Ann Davis has been leaving her mark on Shawnee for many decades — this week she is leaving her job for retirement.

Ann Davis has been leaving her mark on Shawnee for many decades — this week she is leaving her job for retirement.

Davis is being honored with a retirement party Sunday, hosted by Ell's Jewelry. The event will be come-and-go from 2 p.m. to 4 p.m. at the Shawnee Country Club, 2501 Augusta Drive.

Though Davis has a much longer list of things she's done than she has plans for what to do next, she is certain to land on her feet.

The soon-to-be 83-year-old Shawnee resident began her work career at he tender age of 12, selling watermelons.

Not long after she was peddling milk to different stores in the area.

Selling children's clothes was something she did back in the day with her friend now-Mayor Richard Finley, she said. In the 1960s came a job at Prices Bootery; by the '70s she was working in a boutique, and eventually she spent many years in her own store downtown, called Ann & You.

Ell's Jewelry became Davis' employer in 2000, where she worked for 12 years, left for a time, and then went back in 2016 — until now. She also is employed at Rising Star Gymnastics a couple times a week.

She said she's not sure what lies on the other side of retirement, likely a new job at some point.

“I'm not sure what I'd do with myself without some kind of work to do,” she said.

Faith 7

Davis and her husband, Arnold, were the driving forces behind Shawnee's longtime school, Faith 7.

The couple's firstborn daughter Dana, born in the summer of 1956, had Down syndrome.

The school became a reality soon after, established in a rental building in town and touting seven students. But in 1963 the group worked to erect their own building.

Davis said the entire community became involved, buying concrete blocks for 26 cents apiece.

“Even the school children helped out,” she said. “They would use their allowance or lunch money.”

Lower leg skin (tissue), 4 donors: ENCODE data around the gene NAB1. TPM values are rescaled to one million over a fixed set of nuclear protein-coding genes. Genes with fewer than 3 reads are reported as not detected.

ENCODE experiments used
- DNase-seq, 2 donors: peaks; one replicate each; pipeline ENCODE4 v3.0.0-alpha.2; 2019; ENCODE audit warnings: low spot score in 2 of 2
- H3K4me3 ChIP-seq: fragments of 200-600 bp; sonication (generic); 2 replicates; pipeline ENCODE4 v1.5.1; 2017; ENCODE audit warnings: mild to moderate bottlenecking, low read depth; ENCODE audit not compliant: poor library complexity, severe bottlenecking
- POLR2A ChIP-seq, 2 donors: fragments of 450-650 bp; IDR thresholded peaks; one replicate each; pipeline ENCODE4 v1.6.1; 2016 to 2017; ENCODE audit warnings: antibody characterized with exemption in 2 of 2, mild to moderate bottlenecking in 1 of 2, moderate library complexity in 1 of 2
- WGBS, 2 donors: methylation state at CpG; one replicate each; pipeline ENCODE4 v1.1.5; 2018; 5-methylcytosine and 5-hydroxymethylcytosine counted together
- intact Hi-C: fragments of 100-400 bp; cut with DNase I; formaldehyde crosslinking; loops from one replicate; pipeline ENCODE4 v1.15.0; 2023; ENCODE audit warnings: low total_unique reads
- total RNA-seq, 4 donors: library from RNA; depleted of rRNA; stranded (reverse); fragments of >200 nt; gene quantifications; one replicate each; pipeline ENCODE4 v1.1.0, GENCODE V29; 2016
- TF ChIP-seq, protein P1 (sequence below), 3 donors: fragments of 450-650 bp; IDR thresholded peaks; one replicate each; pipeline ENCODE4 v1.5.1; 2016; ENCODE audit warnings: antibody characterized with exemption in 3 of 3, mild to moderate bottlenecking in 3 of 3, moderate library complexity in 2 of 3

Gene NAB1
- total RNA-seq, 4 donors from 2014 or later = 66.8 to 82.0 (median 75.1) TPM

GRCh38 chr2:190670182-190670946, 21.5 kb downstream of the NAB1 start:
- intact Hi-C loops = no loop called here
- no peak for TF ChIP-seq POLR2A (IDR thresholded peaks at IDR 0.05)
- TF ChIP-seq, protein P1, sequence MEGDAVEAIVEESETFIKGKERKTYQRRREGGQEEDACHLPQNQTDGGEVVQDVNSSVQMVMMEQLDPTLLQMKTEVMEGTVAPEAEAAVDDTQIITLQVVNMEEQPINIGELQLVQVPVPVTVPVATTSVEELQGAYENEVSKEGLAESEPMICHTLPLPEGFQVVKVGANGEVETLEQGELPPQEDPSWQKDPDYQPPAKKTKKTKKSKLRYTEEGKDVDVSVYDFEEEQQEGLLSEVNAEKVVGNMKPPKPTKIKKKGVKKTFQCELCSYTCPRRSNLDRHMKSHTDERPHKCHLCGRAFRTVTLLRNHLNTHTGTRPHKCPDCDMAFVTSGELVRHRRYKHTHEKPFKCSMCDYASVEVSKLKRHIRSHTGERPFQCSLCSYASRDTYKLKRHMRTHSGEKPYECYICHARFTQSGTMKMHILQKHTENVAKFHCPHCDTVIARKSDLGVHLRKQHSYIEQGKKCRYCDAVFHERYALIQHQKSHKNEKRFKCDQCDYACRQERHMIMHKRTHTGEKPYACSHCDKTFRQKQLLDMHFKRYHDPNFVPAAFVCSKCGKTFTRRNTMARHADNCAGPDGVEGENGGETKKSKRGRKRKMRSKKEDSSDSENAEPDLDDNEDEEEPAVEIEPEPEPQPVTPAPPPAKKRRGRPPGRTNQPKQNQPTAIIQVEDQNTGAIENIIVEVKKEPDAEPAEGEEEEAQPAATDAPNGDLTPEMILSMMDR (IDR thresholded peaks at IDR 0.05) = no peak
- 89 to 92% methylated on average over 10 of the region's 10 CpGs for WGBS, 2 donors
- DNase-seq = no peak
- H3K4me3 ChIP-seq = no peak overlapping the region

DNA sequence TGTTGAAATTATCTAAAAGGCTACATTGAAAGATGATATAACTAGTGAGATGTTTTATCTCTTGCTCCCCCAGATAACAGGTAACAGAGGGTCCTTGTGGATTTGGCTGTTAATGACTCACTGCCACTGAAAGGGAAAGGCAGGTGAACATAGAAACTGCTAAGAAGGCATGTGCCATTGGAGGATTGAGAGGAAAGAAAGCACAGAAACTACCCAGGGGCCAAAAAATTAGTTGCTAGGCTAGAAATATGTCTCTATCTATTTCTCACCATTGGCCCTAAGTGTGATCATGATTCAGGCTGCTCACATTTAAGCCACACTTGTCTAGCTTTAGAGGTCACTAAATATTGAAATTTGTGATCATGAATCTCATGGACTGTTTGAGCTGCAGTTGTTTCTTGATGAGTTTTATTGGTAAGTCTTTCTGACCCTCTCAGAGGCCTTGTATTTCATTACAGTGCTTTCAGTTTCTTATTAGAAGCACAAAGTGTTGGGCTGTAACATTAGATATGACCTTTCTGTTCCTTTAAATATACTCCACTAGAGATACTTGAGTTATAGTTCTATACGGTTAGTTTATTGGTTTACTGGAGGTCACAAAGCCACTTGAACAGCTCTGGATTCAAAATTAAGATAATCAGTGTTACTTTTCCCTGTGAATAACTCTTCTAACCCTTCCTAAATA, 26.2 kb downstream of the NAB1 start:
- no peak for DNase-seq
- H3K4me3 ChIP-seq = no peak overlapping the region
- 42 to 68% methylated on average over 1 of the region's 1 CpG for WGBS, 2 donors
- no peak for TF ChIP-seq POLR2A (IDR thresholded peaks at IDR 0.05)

It took less than a month — 28 days— to secure enough blocks to construct the school.

She said area contractors donated their time and skill sets to get the school completed.

Next came the need for a school bus.

In 1964, the mother of famed local astronaut Leroy Gordon Cooper Jr. — Hattie Lee Cooper — was named Oklahoma's Mother of the Year, which earned her a trip to the World Fair in New York that year. Cooper knew of the efforts of Faith 7 and their goal to buy a bus, and wasted no time sharing the school's story with everyone there.

“We got that school bus with trading stamps,” Davis said. “We received trading stamps from people all over the United States, because they had heard about our need.”

Davis said the school also was able to buy a drinking fountain with the trading stamps.

Faith 7 is still in operation and thriving at 301 S. Kennedy, in Shawnee.

Other Shawnee projects

Davis said her involvement in helping create the Celebration of Life Park, at 301 E. Main St., centered around a goal to honor and celebrate the lives of those who have made a difference in someone else's life.

Davis also was the one who sold some 400 lighted decorative snowflakes that have adorned Shawnee streets for many years around the holidays.

“OG&E wired all those poles at no charge when we did the project,” she said.

A longtime Junior Service Leaguer, Davis also has spent many years involved in organizations like the Sister Cities, Salvation Army Women's Auxiliary and Beta Sigma Phi.


Over the years, through active community involvement, Davis has received multiple awards, such as the Kiwanis Club Citizen of the Year Award in 1979; a Business Person of the Year in 1992 and the Gordon Richards Service Award in 1999 — both through the local Chamber of Commerce; and the Diana Award in 1994, an international service award.

“I have just felt so blessed,” she said.


Hosted by Ell's Jewelry, owner Kent Ellwanger, along with his wife and staff, are honoring Davis with a retirement party Sunday.